The ability of the Estonian economy to cope with a potential second wave of the coronavirus depends on foreign markets, experts have said.
While the situation is returning to normal in Estonia and many companies are working in their usual rhythm, many other countries are not so lucky. This is a problem for Estonia as many businesses rely on exports.
Kaspar Oja, an economist at the Bank of Estonia, said due to this the economic recovery in Estonia is not as fast as it could be and if foreign markets are doing badly, the government will not have few opportunities to stimulate the economy.
"There is no way for the state to buy products which are produced for foreign markets. The domestic market can be stimulated, for example by placing orders for construction, but in the case of the exporting sector, the stimulus is much more complicated and may not have such an effect," Oja said.
Arto Aas, CEO of the Estonian Employers' Confederation, also said the Estonian economy largely depends on the livelihoods of neighboring countries. If the wave of the coronavirus were to hit Estonia again, then, according to Aas, it is reasonable to continue with short-term loan measures and, if possible, also offer salary benefits.
"It has been a lot of help. True, it is very expensive and, currently, the Unemployment Insurance Fund no longer has reserves. In the short term, it would certainly be wise for the state to increase investment, be it in road construction, infrastructure or housing construction. It would also help our construction and industrial sector, which came through the first corona wave quite well, but for them the second half of the year is less clear and the risks are higher," said Aas.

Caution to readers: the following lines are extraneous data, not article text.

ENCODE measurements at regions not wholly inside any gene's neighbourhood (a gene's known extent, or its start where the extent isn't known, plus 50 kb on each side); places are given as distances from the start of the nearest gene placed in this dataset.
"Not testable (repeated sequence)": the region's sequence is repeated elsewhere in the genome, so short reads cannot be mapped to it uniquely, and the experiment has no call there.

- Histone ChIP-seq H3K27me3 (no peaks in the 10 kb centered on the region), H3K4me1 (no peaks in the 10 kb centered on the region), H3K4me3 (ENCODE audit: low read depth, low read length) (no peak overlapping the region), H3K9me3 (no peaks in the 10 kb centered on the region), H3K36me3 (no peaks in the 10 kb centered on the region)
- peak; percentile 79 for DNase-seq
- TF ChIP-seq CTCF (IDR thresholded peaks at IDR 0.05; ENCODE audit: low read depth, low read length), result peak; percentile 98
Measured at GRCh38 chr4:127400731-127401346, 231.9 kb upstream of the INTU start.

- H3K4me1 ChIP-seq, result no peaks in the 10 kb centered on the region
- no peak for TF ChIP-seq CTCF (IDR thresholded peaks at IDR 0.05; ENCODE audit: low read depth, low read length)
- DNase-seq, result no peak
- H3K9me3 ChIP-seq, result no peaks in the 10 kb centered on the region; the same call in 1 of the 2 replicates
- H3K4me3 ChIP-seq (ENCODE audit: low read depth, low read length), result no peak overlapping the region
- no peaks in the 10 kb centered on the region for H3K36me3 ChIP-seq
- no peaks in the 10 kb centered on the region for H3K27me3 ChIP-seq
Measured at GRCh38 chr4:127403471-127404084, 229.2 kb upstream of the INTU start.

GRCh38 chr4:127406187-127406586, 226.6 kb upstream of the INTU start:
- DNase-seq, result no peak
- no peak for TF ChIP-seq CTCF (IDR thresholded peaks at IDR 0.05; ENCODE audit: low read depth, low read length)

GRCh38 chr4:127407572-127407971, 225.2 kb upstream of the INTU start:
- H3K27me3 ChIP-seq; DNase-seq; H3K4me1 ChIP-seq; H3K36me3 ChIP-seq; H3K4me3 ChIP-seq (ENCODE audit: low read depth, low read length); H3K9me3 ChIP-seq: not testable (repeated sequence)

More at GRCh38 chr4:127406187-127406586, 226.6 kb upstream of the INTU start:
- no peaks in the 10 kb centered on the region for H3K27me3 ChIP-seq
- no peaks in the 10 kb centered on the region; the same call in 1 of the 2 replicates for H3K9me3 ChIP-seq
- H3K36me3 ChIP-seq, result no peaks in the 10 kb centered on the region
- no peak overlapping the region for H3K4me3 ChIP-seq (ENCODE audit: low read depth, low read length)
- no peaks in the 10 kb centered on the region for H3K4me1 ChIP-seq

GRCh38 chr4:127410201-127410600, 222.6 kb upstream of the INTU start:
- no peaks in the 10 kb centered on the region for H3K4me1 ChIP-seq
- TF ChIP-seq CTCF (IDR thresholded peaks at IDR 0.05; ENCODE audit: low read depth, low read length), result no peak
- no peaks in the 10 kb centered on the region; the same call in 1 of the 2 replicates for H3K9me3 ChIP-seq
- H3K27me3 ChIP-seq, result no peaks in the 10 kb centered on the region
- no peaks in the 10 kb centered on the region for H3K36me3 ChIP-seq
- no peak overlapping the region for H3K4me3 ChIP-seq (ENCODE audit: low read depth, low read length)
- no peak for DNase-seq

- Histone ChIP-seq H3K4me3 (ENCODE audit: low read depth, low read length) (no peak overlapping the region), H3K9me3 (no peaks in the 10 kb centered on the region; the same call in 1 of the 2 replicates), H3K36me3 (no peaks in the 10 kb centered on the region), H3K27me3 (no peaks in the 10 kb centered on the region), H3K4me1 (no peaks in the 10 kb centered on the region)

Oja said the payment of salary benefits, such as the wage subsidy, depends on the extent of the potential second wave. It is also necessary to keep trade channels open.
Jaak Nigul, the head of the timber company Tarmeko, said if the state takes out a loan and pays subsidies to employers, it will only help in the short and long term. It is the companies which will have to repay the loan again in future.
"Companies are being paid for our own money. Does it help companies in the long run? In my opinion, certainly not. If the state really wants to help entrepreneurs, the number of state employees should be reduced by 25,000 - 30,000 people, and these are also the places that are not really needed, because they cannot be included in the list of essentials, they simply do not exist. Then there would be people who would even have to pick strawberries," said Nigul.
According to Oja, it is necessary to make savings in places in the public sector, but making big cuts would not improve the economic situation in the short term.
"Rather, it is reasonable to ask whether any of the expenditures planned here are still necessary," Oja said.
Editor: Helen Wright